Product Description: This is an attractive and completely untouched example of the iconic M42 SS helmet from the war’s final years, with a great combat look. It sports an impressive SS runic decal in the textbook “ET” style. The decal shows some wear and toning and remains about 90 percent intact. The exterior of the helmet shows honest wear, with about 85 percent of the original textured field gray finish remaining, and a nice even patina from use and age. This M42 SS helmet retains its original, full length chinstrap, with 13 holes, maker marked and dated “dlc 43,” and with a typical wartime steel buckle. The liner inside is very nice, showing natural wear, and is still pliable, with the original drawstring still in place. The liner band is zinc, and the pins are nice and tight; this is the original factory applied liner that has always been in this shell. The shell maker and size markings were faintly stamped and are not visible under the textured paint, but the manufacturer is most likely CKL. The shell size is 64. There are a few old aged paint drips on the inner skirt of the helmet, most likely from storage in a garage or workbench area at some point over the decades. This beautiful combat M42 SS helmet remains an untouched time capsule from WWII, with loads of character, and displays exceptionally well.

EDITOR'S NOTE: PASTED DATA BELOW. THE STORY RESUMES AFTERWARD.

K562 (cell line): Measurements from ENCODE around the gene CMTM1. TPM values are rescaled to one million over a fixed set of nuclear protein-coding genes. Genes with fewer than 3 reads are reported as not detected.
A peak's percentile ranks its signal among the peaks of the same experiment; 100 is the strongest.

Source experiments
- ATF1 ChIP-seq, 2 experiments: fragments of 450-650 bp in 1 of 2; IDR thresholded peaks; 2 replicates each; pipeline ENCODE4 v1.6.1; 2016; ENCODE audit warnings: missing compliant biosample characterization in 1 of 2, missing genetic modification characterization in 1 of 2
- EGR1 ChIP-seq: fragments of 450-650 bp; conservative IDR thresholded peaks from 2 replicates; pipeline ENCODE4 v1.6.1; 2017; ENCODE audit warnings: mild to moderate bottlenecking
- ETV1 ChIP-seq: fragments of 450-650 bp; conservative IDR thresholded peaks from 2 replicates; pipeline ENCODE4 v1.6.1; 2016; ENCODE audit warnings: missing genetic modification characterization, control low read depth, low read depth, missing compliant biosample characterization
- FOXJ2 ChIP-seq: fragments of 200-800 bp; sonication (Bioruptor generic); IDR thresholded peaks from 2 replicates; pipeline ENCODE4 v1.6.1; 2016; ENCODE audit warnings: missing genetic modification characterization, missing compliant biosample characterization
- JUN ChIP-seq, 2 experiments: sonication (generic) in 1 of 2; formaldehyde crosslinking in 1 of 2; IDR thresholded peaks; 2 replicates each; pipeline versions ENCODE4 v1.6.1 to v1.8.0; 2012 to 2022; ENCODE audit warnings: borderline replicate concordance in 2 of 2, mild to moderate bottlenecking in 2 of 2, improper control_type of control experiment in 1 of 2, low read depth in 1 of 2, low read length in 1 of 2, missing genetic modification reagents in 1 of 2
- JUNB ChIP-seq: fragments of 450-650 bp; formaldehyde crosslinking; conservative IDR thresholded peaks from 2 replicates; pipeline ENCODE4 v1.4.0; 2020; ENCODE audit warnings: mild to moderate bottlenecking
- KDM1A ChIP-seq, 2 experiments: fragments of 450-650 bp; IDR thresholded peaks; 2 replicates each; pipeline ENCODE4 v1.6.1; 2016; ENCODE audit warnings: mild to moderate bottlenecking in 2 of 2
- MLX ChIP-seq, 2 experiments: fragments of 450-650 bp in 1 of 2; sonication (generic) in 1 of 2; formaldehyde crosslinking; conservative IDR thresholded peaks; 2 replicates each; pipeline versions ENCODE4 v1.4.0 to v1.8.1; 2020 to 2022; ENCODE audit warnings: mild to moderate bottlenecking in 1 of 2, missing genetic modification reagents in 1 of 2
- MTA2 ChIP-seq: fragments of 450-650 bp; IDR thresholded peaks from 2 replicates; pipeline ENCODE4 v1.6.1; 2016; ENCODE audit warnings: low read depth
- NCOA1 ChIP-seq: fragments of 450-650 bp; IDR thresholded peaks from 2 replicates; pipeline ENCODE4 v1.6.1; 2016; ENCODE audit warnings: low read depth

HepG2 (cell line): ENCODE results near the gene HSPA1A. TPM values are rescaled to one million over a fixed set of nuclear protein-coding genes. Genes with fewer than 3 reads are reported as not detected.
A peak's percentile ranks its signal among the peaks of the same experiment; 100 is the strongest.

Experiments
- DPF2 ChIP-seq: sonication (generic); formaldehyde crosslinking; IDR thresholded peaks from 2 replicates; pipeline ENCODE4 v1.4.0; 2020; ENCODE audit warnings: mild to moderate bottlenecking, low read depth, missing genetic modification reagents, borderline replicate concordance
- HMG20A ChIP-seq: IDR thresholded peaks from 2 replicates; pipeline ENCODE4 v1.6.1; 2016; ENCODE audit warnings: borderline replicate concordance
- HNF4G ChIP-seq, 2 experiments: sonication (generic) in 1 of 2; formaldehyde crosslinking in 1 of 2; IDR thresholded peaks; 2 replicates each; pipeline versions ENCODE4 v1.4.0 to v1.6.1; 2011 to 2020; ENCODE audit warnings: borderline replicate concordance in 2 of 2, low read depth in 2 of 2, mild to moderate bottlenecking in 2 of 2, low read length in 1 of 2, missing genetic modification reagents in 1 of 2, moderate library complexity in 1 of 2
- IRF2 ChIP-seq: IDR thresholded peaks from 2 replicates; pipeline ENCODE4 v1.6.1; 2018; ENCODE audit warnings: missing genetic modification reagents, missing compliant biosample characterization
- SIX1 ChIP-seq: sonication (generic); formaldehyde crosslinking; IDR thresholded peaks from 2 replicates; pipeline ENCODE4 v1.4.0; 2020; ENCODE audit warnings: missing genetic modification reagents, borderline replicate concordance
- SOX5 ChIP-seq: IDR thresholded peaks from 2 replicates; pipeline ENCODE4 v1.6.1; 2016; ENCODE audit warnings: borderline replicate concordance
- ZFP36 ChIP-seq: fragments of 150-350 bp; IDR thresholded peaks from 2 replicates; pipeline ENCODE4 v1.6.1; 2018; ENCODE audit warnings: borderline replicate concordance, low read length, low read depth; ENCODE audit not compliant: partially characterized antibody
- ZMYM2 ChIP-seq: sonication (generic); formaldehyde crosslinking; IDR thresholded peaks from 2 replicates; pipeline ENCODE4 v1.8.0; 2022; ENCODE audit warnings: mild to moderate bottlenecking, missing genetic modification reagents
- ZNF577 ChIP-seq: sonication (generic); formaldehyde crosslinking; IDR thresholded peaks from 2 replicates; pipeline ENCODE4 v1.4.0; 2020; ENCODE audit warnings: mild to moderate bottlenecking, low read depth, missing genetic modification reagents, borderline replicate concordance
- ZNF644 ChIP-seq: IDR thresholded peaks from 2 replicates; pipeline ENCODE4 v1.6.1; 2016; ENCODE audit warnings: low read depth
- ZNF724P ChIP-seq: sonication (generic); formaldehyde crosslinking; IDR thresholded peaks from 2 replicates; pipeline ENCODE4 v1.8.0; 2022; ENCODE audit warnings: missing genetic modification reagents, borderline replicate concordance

Historical Description: When the German Army first marched into war in 1914 it went to the front lines wearing the traditional “Picklehaube” helmets. The war soon developed to necessitate the need for an improved headgear to protect the wearer. The German Army developed the M16 helmet in 1915 and began issuing it in mass quantity to its fighting troops in 1916. The M16 underwent changes to bring about the next model, the M18. Both the M16 and M18 saw use by the German Army during WW1, as well as the interwar years by the Reichswehr and Freikorps. In 1931, a new liner system was developed. The M16 and M18 helmets were in mass supply right up to the time the Nazi Party took control of the German government. During Adolf Hitler’s rearming of the German military in the early 1930’s, the M16 and M18 helmets saw extensive refitting with the newer liner system, fresh paint, and the addition of a centralized decal system for the newly formed Wehrmacht’s respective branches. Decals were generally placed on each side of the helmet, one side being the branch and the other the national colors shield or party shield. In 1935, the M35 helmet was introduced. This new design was lighter and more streamlined than the older style helmets and is what the world now recognizes as the iconic helmet of the German Military. M35 helmets can most easily be identified from the separate rivet ventholes and rolled eadges. With the outbreak of war, some changes were made to bring in a new model, the M40. The changes made to this new model was the use of a more matte field grey finish and the vent holes were now integral to the helmets shell. In 1940, the national colors decals and party shields were ordered to be removed. It should be noted that many M35 helmets were brought up to date by repainting them with the matte field grey finish and/or other modifications if necessary. These refitted helmets are what collectors now term “reissue helmets”. The next model helmet to evolve was the M42. The model M42 has the same features of the M40 with the exception of the edges of the helmet not being rolled and remain flared. This was to speed up production and lower cost as the war dragged on and the German economy began changing to a total war economy. In 1943 all decals were ordered to be removed from combat helmets.
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